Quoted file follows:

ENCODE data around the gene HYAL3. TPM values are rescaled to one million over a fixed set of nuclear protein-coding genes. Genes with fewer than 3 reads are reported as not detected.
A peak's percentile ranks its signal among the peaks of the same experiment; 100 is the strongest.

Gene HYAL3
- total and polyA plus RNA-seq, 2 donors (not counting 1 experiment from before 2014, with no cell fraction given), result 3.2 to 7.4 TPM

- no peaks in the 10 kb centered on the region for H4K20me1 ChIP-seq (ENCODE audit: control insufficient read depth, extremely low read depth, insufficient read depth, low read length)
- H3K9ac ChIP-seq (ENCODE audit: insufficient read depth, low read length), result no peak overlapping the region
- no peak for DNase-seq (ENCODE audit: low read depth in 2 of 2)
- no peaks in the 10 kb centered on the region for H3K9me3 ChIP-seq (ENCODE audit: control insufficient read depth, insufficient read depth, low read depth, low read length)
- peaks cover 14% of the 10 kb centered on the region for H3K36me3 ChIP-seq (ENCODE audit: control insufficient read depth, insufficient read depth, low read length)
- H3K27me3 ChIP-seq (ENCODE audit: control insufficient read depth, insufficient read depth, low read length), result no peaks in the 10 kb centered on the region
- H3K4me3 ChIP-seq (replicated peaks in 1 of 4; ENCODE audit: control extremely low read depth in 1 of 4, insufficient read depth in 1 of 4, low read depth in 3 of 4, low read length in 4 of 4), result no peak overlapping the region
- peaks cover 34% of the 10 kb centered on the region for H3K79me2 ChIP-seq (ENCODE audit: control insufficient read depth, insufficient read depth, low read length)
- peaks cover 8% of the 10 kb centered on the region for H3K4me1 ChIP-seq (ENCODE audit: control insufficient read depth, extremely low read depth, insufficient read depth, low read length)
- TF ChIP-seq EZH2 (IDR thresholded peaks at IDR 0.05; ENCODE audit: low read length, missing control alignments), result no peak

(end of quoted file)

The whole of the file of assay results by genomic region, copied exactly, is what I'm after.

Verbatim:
ENCODE data around the gene HYAL3. TPM values are rescaled to one million over a fixed set of nuclear protein-coding genes. Genes with fewer than 3 reads are reported as not detected.
A peak's percentile ranks its signal among the peaks of the same experiment; 100 is the strongest.

Gene HYAL3
- total and polyA plus RNA-seq, 2 donors (not counting 1 experiment from before 2014, with no cell fraction given), result 3.2 to 7.4 TPM

- no peaks in the 10 kb centered on the region for H4K20me1 ChIP-seq (ENCODE audit: control insufficient read depth, extremely low read depth, insufficient read depth, low read length)
- H3K9ac ChIP-seq (ENCODE audit: insufficient read depth, low read length), result no peak overlapping the region
- no peak for DNase-seq (ENCODE audit: low read depth in 2 of 2)
- no peaks in the 10 kb centered on the region for H3K9me3 ChIP-seq (ENCODE audit: control insufficient read depth, insufficient read depth, low read depth, low read length)
- peaks cover 14% of the 10 kb centered on the region for H3K36me3 ChIP-seq (ENCODE audit: control insufficient read depth, insufficient read depth, low read length)
- H3K27me3 ChIP-seq (ENCODE audit: control insufficient read depth, insufficient read depth, low read length), result no peaks in the 10 kb centered on the region
- H3K4me3 ChIP-seq (replicated peaks in 1 of 4; ENCODE audit: control extremely low read depth in 1 of 4, insufficient read depth in 1 of 4, low read depth in 3 of 4, low read length in 4 of 4), result no peak overlapping the region
- peaks cover 34% of the 10 kb centered on the region for H3K79me2 ChIP-seq (ENCODE audit: control insufficient read depth, insufficient read depth, low read length)
- peaks cover 8% of the 10 kb centered on the region for H3K4me1 ChIP-seq (ENCODE audit: control insufficient read depth, extremely low read depth, insufficient read depth, low read length)
- TF ChIP-seq EZH2 (IDR thresholded peaks at IDR 0.05; ENCODE audit: low read length, missing control alignments), result no peak